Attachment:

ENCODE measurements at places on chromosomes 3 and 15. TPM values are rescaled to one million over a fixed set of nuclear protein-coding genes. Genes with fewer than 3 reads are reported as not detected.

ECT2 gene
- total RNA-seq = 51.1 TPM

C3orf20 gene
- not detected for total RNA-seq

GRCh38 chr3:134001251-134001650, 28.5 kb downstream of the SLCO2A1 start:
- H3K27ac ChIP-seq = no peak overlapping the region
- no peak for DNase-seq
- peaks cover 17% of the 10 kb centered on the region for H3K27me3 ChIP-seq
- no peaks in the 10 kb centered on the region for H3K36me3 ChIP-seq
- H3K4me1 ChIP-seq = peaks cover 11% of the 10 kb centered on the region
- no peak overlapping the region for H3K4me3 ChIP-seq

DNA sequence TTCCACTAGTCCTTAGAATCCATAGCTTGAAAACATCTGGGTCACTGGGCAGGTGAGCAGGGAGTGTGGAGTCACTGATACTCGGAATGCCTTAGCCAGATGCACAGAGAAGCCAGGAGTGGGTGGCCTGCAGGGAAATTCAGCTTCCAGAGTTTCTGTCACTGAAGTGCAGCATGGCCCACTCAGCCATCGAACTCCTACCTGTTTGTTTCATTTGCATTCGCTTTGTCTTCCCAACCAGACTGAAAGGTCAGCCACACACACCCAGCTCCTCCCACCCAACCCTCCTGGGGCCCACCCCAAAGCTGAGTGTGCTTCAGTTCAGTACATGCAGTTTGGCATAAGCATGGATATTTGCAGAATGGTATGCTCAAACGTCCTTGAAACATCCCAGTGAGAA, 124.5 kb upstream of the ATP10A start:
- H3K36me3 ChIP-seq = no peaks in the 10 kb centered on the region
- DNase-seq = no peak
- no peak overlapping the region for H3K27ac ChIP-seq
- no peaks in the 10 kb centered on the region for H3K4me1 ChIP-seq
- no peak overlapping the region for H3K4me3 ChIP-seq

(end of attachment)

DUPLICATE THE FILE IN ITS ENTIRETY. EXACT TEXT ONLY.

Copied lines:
ENCODE measurements at places on chromosomes 3 and 15. TPM values are rescaled to one million over a fixed set of nuclear protein-coding genes. Genes with fewer than 3 reads are reported as not detected.

ECT2 gene
- total RNA-seq = 51.1 TPM

C3orf20 gene
- not detected for total RNA-seq

GRCh38 chr3:134001251-134001650, 28.5 kb downstream of the SLCO2A1 start:
- H3K27ac ChIP-seq = no peak overlapping the region
- no peak for DNase-seq
- peaks cover 17% of the 10 kb centered on the region for H3K27me3 ChIP-seq
- no peaks in the 10 kb centered on the region for H3K36me3 ChIP-seq
- H3K4me1 ChIP-seq = peaks cover 11% of the 10 kb centered on the region
- no peak overlapping the region for H3K4me3 ChIP-seq

DNA sequence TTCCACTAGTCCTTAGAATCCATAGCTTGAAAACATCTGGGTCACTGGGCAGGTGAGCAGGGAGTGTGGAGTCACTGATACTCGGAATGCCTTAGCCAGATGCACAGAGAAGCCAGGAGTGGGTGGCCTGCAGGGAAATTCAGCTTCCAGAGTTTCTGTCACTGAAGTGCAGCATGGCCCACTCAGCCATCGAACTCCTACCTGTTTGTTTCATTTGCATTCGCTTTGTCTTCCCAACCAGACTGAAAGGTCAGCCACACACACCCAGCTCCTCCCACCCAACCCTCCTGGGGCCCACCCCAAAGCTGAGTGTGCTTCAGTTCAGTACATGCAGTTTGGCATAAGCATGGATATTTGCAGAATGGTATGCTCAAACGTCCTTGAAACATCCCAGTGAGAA, 124.5 kb upstream of the ATP10A start:
- H3K36me3 ChIP-seq = no peaks in the 10 kb centered on the region
- DNase-seq = no peak
- no peak overlapping the region for H3K27ac ChIP-seq
- no peaks in the 10 kb centered on the region for H3K4me1 ChIP-seq
- no peak overlapping the region for H3K4me3 ChIP-seq